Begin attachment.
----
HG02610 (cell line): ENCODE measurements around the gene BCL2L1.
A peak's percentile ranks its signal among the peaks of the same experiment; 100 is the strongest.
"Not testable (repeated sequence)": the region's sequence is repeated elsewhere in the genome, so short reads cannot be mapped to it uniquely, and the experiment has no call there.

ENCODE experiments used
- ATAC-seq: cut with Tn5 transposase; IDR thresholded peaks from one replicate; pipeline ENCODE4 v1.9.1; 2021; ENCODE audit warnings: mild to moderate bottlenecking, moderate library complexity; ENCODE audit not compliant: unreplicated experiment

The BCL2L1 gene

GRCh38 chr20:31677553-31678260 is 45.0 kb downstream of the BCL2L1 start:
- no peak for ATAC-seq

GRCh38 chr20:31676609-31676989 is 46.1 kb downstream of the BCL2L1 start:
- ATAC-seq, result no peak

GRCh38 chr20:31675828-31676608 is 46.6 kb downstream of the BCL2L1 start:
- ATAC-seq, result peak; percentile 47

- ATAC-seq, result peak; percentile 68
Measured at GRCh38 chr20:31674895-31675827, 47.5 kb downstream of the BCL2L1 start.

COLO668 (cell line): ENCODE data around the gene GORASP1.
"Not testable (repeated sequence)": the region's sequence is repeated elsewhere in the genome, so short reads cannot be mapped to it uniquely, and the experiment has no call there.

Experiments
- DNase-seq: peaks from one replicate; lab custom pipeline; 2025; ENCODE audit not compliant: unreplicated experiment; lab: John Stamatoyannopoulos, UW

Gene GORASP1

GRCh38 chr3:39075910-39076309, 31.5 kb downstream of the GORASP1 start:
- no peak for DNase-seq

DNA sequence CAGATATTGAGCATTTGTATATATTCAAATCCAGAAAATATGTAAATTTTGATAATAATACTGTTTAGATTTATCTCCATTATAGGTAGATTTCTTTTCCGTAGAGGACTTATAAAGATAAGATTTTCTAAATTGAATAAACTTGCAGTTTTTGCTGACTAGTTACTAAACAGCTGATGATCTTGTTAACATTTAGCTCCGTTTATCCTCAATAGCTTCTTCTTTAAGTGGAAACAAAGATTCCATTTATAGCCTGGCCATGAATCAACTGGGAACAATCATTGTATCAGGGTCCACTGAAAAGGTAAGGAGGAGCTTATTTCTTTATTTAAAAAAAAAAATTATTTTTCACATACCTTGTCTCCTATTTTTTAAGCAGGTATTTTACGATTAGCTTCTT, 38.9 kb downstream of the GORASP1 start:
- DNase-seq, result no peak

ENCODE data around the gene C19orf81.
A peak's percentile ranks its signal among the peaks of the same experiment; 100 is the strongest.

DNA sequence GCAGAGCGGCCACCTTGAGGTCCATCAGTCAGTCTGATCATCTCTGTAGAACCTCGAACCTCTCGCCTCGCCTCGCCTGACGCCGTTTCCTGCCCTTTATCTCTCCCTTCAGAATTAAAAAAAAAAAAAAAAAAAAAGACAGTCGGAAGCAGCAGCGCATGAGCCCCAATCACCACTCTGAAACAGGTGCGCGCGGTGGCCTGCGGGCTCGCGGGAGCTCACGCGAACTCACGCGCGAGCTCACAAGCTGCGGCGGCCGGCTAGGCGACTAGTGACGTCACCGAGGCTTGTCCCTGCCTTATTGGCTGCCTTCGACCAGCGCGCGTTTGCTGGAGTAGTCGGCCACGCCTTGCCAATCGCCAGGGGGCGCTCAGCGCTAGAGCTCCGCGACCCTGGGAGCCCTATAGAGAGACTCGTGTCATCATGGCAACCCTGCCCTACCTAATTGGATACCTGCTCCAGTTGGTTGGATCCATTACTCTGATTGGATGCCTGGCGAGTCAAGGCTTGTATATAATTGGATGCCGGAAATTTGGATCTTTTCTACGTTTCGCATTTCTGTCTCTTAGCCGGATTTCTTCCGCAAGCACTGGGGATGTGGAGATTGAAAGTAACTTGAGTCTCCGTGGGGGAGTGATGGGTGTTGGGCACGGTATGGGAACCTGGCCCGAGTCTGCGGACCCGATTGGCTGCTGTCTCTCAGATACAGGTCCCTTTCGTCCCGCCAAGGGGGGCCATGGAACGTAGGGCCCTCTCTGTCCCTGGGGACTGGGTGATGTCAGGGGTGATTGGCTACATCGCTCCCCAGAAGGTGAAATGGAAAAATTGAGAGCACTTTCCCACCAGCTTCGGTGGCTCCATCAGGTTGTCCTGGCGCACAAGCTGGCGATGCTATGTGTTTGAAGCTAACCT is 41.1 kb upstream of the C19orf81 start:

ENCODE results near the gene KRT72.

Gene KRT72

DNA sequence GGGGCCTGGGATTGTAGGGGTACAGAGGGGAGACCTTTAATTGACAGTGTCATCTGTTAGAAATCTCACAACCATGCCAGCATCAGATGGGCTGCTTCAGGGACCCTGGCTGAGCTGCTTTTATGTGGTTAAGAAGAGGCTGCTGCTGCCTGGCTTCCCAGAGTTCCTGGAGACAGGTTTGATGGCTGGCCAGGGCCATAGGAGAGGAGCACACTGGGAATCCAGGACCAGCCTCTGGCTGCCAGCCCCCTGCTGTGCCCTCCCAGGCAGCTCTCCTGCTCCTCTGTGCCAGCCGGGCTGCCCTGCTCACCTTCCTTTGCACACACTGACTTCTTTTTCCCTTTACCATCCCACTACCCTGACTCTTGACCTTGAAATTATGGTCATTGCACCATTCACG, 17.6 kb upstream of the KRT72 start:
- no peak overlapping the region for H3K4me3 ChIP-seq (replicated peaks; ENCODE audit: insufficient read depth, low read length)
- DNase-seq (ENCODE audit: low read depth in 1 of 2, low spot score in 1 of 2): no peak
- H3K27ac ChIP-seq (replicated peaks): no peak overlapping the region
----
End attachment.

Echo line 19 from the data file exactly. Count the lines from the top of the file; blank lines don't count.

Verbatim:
Gene GORASP1